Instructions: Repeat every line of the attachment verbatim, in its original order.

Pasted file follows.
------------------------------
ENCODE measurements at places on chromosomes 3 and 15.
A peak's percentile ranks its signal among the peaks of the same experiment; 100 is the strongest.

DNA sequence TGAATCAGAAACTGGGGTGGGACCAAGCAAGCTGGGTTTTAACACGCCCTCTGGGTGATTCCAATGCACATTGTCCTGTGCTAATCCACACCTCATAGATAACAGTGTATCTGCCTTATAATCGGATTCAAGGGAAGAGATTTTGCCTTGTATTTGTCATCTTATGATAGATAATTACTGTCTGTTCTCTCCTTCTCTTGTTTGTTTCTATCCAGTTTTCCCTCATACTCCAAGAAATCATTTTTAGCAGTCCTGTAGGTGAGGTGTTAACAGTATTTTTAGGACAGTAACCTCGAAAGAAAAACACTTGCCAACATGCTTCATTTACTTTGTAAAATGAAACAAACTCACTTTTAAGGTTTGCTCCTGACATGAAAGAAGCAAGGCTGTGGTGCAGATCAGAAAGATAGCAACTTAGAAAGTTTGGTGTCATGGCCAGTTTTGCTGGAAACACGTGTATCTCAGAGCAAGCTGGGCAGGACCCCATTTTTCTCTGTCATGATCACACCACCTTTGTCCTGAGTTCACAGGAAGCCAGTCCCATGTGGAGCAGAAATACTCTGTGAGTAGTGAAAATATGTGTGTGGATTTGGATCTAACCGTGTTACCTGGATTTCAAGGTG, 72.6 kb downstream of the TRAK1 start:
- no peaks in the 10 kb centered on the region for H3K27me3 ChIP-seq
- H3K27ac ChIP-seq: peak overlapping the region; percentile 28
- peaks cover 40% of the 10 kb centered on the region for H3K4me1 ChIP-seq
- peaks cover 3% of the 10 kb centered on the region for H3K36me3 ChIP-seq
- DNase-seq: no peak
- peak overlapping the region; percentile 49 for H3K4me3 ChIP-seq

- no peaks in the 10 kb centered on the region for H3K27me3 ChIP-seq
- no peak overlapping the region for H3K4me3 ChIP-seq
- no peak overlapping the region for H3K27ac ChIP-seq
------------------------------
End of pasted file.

ENCODE measurements at places on chromosomes 3 and 15.
A peak's percentile ranks its signal among the peaks of the same experiment; 100 is the strongest.

DNA sequence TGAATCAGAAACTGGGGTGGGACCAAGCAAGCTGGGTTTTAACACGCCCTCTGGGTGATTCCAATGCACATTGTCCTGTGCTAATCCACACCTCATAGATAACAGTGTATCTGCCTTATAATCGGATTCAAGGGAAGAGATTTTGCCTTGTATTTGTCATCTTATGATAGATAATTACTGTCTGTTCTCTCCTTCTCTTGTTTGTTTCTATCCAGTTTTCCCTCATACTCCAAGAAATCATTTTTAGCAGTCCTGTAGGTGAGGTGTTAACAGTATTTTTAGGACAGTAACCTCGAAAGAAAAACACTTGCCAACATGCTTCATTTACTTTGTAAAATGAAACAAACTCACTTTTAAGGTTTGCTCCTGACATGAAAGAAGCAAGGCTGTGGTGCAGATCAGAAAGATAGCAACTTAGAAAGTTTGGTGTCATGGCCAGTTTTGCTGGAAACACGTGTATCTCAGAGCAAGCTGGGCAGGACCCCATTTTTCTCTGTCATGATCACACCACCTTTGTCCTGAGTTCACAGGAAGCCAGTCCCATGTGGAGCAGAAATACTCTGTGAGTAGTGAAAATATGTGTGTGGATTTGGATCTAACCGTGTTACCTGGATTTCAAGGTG, 72.6 kb downstream of the TRAK1 start:
- no peaks in the 10 kb centered on the region for H3K27me3 ChIP-seq
- H3K27ac ChIP-seq: peak overlapping the region; percentile 28
- peaks cover 40% of the 10 kb centered on the region for H3K4me1 ChIP-seq
- peaks cover 3% of the 10 kb centered on the region for H3K36me3 ChIP-seq
- DNase-seq: no peak
- peak overlapping the region; percentile 49 for H3K4me3 ChIP-seq

- no peaks in the 10 kb centered on the region for H3K27me3 ChIP-seq
- no peak overlapping the region for H3K4me3 ChIP-seq
- no peak overlapping the region for H3K27ac ChIP-seq